Law 551 - Philosophy of Punishment
J.D. UCLA, 1980
Ph.D. Philosophy, UCLA, 1982
The seminar will focus on what (if anything) makes it morally permissible for the state to inflict “hard treatment” on people, against their will, provided they have been found guilty of criminal offenses. Class participation will play a part in grading the students. In addition, each student must write a final paper, roughly 20 to 30 pages, that examines one (or more) of the positions we have discussed and contains some original thinking (i.e., not simply repeating what was said by authors we’ve read). (This paper should fulfill the substantial analytical writing requirement.)
After preliminary consideration of problems surrounding the very definition of punishment, we will examine the two principal methods of justifying the practice of punishment: consequentialist theories and retributive theories. We will explore the strengths and drawbacks of each approach. Toward the end of the semester, we will consider mixed or hybrid theories that try to combine elements of both consequentialism and retributivism, and perhaps some interesting new approaches, such as those put forward by Mitchell Berman and Warren Quinn, or the recent development of "restorative justice."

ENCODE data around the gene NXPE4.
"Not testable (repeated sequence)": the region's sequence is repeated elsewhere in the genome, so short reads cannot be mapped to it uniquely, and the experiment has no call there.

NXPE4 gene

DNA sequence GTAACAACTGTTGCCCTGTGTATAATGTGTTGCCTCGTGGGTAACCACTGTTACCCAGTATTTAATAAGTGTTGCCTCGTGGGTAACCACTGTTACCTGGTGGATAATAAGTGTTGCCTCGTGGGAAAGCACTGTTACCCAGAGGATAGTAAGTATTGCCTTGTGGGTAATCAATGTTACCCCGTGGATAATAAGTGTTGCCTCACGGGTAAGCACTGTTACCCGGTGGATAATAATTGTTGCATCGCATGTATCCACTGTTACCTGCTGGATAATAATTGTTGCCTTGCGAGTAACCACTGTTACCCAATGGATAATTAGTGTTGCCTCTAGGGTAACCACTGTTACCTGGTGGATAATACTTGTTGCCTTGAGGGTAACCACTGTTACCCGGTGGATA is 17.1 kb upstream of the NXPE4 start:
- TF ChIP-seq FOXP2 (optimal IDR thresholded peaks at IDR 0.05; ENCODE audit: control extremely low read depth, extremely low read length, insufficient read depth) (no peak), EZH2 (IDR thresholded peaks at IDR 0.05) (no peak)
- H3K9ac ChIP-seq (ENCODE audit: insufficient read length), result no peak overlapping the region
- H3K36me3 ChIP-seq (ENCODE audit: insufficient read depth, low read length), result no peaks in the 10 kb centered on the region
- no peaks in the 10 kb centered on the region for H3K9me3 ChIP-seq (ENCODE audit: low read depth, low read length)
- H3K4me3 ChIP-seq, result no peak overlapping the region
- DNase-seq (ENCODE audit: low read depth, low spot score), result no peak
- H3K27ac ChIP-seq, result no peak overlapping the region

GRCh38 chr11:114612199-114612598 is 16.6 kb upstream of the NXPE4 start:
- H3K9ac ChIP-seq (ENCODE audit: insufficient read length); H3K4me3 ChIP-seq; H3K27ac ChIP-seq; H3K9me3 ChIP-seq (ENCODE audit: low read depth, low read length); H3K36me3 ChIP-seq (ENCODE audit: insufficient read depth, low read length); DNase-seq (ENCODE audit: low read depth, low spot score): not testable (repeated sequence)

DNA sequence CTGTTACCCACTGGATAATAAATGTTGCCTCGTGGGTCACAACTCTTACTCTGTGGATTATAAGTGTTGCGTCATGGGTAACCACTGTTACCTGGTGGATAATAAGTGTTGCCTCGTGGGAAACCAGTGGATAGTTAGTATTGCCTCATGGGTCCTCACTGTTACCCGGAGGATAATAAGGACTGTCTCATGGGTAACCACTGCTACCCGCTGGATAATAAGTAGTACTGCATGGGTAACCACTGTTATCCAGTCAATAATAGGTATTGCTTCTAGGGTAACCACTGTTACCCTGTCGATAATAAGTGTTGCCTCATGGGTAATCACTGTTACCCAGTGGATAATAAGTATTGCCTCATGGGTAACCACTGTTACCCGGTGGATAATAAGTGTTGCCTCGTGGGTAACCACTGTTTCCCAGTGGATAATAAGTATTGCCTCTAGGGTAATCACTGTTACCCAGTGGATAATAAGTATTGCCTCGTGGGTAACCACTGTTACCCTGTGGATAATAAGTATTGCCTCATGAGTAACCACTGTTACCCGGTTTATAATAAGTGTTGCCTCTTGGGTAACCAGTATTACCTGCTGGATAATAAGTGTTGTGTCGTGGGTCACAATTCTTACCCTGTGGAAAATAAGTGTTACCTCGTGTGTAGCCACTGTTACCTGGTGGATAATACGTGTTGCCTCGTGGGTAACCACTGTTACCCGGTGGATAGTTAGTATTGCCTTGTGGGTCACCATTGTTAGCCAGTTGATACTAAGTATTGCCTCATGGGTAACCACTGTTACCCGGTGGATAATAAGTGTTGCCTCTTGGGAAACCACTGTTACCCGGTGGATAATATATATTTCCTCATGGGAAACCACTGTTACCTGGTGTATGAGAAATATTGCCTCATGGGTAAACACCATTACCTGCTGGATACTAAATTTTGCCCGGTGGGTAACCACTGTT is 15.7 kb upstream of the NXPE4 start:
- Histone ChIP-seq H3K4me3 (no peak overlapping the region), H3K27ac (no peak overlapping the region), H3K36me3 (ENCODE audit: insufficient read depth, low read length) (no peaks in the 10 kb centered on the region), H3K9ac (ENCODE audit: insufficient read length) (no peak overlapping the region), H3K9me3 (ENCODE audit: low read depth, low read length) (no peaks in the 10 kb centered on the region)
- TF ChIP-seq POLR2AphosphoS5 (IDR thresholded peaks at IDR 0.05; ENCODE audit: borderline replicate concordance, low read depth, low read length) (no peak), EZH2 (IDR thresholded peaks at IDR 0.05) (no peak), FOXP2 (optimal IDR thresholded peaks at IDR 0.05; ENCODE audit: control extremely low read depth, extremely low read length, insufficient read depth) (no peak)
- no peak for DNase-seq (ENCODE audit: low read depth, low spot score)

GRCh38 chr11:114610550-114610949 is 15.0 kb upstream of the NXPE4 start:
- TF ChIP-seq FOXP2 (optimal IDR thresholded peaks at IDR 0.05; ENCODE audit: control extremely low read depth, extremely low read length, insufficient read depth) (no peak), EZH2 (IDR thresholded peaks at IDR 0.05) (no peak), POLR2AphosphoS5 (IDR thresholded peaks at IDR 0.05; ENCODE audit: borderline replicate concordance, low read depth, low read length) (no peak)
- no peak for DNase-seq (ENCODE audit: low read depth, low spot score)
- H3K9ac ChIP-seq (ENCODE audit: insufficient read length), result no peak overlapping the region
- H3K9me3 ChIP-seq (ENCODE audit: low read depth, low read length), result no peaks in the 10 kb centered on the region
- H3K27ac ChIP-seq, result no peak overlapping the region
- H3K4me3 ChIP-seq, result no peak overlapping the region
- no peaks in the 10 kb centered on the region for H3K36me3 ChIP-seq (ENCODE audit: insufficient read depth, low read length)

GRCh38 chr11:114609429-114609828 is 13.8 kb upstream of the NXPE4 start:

The primary aim of the seminar is to provide an opportunity for students to investigate and evaluate the philosophical issues surrounding the institution of punishment, and do so in much greater depth than is possible in the first-year criminal law class.